To obtain measures of timing of divergence, mutations that had a variant allele frequency of above 0.3 in 90% of all regions sampled from the primary tumour were considered to be clonal in the primary tumour. Primary–metastatic pairs were considered to be late if all primary clonal mutations were present in the metastatic tumour, and early otherwise, similar to the approach used in the sequencing data. All simulations were run with a selection coefficient of 0.01 both in the primary and metastatic tumours. To examine the mode of dissemination from different seeding patterns, the metastases were seeded from either 1, 10, 30 or 100 cells from either one or three regions of the primary tumour. The primary tumour was always run under a selection coefficient of 0.01, whereas metastatic tumours were run under selection coefficients of either 0, 0.001, 0.005 or 0.01. The resulting variant allele frequency files from the simulations were then formatted to be run through the same PyClone pipeline used to infer dissemination modes from the sequencing data.

All simulations were run for mutation rates of either 0.4 or 0.6 mutations per division per base pair (bp) in the exome (6.6 × 10−9 and 10 × 10−9 bp per division, respectively) on the basis of observed mutation rates in lung cancer56. Twenty replicates of simulated primary–metastatic pairs were run for each combination of parameters.

Cell volume was calculated assuming a cubic cell with a side of 15 μm, the typical diameter for a parenchymal cell57. Total tumour volume was calculated as the individual cell size multiplied by the number of cells in the tumour. A percentage of the total tumour cells in the tumour were added to account for purity.

Classifying dissemination patterns

Within each primary tumour, we identified which cancer clone(s) were involved in metastatic dissemination and classified the dissemination pattern as monoclonal, if only a single clone of the primary tumour seeded metastatic tumours, or polyclonal, if multiple cancer clones were involved in seeding. Specifically, for each individual metastatic sample, if all mutation clusters shared between the primary tumour and metastasis were found to be clonal within the metastasis, the dissemination pattern was defined as monoclonal. Conversely, if any cluster defined as subclonal within the metastatic sample was also present in the primary tumour, the divergence was classified as polyclonal.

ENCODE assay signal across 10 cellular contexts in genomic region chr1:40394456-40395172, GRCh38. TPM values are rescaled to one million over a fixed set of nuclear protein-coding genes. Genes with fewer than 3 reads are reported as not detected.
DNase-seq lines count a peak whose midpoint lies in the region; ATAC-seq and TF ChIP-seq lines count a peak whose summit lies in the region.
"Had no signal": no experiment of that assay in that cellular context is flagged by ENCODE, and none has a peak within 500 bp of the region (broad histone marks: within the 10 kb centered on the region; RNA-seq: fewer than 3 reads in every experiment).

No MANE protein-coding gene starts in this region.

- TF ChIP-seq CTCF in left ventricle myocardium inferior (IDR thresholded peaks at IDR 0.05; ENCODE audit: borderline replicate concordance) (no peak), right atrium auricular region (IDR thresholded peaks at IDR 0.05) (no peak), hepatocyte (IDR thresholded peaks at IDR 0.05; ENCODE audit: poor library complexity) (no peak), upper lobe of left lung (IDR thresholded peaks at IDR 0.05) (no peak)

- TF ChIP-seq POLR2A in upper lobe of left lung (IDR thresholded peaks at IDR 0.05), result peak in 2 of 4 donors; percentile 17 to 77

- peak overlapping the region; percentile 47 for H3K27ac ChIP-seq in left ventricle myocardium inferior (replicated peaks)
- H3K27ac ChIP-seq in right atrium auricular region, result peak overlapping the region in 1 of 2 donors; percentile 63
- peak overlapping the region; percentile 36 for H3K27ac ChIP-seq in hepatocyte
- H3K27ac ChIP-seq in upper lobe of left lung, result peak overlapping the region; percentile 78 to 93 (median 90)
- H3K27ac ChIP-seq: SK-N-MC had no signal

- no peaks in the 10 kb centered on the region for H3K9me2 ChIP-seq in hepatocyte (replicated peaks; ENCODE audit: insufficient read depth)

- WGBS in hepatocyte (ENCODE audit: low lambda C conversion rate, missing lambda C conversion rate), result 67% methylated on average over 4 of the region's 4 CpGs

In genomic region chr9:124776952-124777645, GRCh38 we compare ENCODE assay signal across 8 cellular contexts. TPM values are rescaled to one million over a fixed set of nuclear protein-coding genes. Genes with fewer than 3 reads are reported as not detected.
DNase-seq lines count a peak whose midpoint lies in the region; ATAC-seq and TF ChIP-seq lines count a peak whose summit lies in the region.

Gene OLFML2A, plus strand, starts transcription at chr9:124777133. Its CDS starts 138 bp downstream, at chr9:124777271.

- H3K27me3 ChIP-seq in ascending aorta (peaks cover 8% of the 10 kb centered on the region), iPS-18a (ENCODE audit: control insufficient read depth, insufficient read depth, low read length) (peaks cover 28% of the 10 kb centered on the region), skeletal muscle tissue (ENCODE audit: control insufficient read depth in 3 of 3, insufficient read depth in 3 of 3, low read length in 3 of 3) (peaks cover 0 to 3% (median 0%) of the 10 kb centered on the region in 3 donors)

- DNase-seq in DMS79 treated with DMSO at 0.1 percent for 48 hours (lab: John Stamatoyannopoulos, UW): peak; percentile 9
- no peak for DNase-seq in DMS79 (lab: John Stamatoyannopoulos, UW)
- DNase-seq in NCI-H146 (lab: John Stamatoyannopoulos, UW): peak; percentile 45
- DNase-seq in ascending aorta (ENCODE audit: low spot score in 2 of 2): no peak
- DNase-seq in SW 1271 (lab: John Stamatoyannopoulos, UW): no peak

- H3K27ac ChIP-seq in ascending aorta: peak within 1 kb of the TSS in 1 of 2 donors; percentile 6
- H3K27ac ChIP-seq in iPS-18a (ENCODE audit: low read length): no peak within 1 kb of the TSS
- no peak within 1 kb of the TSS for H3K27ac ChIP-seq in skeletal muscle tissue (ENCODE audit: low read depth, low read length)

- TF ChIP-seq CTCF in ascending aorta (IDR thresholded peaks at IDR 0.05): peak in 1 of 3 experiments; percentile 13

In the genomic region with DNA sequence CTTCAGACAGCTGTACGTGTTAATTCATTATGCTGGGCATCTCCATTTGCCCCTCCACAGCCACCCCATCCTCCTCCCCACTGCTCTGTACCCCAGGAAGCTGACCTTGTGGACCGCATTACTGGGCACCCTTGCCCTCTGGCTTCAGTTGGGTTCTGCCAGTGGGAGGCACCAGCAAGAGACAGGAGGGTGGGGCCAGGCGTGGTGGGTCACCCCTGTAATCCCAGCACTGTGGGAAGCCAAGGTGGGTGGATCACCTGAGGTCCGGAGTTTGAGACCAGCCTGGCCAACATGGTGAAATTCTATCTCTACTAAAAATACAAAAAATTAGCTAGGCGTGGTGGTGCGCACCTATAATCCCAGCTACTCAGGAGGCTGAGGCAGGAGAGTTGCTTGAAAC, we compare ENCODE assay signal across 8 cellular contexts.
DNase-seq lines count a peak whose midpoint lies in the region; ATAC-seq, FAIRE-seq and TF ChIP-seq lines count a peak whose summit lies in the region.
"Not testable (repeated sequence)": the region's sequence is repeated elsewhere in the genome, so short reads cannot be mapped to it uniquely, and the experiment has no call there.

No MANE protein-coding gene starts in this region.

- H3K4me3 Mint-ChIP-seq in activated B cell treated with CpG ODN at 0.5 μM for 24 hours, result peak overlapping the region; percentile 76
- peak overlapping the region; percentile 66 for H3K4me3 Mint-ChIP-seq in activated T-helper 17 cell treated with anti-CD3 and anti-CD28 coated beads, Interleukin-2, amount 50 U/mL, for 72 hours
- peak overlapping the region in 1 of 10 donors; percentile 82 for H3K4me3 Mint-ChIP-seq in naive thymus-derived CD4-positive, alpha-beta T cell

If only a single metastatic sample was considered for a case, the case-level dissemination pattern matched the metastasis level dissemination pattern. If multiple metastases were sampled and the dissemination pattern of any individual metastatic sample was defined as polyclonal, the case-level dissemination pattern was also defined as polyclonal. Conversely, if all metastatic samples followed a monoclonal dissemination pattern, all shared clusters between the primary tumour and each metastasis were extracted. If all shared clusters overlapped across all metastatic samples, the case-level dissemination pattern was classified as monoclonal, whereas, if any metastatic sample shared additional clusters with the primary tumour, the overall dissemination pattern was defined as polyclonal.

Furthermore, the origin of the seeding clusters was determined as monophyletic if all clusters appear along a single branch, and polyphyletic if clusters were spread across multiple branches of the phylogenetic tree. Thus, if a metastasis was defined as monoclonal, the origin was necessarily monophyletic. For polyclonal metastases, the clusters were mapped to branches of the evolutionary tree. If multiple branches were found, the origin was determined to be polyphyletic, whereas, if only a single branch gave rise to all shared clusters, the origin was defined as monophyletic.